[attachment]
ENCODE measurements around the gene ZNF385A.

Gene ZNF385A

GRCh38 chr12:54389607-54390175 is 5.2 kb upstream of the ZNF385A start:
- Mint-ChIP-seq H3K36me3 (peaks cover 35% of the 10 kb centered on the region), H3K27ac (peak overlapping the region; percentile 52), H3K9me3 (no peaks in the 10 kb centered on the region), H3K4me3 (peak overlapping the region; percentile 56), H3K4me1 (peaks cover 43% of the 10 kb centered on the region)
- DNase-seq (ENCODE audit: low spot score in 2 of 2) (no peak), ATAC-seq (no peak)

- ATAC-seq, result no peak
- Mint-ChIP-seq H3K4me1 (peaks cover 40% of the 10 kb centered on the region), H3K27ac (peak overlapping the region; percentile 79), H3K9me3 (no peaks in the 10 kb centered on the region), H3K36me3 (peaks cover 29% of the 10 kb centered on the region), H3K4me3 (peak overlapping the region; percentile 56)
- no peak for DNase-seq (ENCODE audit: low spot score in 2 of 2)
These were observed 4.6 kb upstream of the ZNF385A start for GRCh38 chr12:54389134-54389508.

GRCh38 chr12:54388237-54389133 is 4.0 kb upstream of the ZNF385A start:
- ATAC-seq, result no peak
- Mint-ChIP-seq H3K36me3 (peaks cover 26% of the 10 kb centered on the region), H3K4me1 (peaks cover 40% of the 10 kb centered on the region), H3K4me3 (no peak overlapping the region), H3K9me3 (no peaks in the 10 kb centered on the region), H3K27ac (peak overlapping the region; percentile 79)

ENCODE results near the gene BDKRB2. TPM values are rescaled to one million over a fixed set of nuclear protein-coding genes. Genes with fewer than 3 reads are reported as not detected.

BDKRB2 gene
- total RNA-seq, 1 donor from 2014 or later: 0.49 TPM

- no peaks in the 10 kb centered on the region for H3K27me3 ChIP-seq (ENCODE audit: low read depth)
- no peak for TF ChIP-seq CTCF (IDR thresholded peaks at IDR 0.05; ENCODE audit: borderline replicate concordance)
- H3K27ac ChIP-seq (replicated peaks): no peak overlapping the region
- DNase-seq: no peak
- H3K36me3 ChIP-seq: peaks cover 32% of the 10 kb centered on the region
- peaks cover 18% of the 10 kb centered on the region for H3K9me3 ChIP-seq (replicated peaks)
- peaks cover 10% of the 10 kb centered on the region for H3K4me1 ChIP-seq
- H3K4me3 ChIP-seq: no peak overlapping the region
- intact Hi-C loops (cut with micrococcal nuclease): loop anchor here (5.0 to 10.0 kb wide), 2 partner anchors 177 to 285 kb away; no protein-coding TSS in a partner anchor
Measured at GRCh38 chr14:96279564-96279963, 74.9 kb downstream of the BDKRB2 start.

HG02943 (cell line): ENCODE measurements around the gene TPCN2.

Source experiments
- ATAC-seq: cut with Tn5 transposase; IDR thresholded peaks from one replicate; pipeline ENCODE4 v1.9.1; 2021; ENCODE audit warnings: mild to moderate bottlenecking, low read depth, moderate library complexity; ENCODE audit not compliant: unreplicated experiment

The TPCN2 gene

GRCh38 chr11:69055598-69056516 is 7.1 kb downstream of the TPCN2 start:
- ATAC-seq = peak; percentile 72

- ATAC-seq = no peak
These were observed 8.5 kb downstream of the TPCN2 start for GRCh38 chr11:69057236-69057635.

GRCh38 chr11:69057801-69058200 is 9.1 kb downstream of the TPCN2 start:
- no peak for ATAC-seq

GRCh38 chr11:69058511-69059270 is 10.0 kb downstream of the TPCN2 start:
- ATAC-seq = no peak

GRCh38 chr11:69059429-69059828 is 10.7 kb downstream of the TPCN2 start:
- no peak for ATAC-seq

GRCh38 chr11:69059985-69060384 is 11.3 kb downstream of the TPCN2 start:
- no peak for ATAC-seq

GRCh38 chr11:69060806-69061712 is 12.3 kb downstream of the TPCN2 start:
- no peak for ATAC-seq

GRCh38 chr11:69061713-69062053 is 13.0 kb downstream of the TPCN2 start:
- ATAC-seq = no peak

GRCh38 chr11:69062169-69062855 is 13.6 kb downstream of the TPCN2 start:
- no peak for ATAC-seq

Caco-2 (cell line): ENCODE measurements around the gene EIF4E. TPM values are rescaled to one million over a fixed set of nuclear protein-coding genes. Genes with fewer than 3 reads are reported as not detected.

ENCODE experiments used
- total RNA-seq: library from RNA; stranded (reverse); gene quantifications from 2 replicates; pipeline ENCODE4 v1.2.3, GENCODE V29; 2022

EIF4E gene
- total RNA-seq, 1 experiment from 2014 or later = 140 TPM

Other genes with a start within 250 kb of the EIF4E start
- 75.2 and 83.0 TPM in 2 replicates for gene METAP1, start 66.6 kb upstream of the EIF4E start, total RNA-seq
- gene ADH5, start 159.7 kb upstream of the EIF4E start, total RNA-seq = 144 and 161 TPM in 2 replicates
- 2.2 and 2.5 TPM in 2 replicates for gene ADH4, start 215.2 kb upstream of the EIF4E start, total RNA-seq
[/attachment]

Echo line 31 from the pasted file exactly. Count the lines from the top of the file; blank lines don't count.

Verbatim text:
- ATAC-seq = peak; percentile 72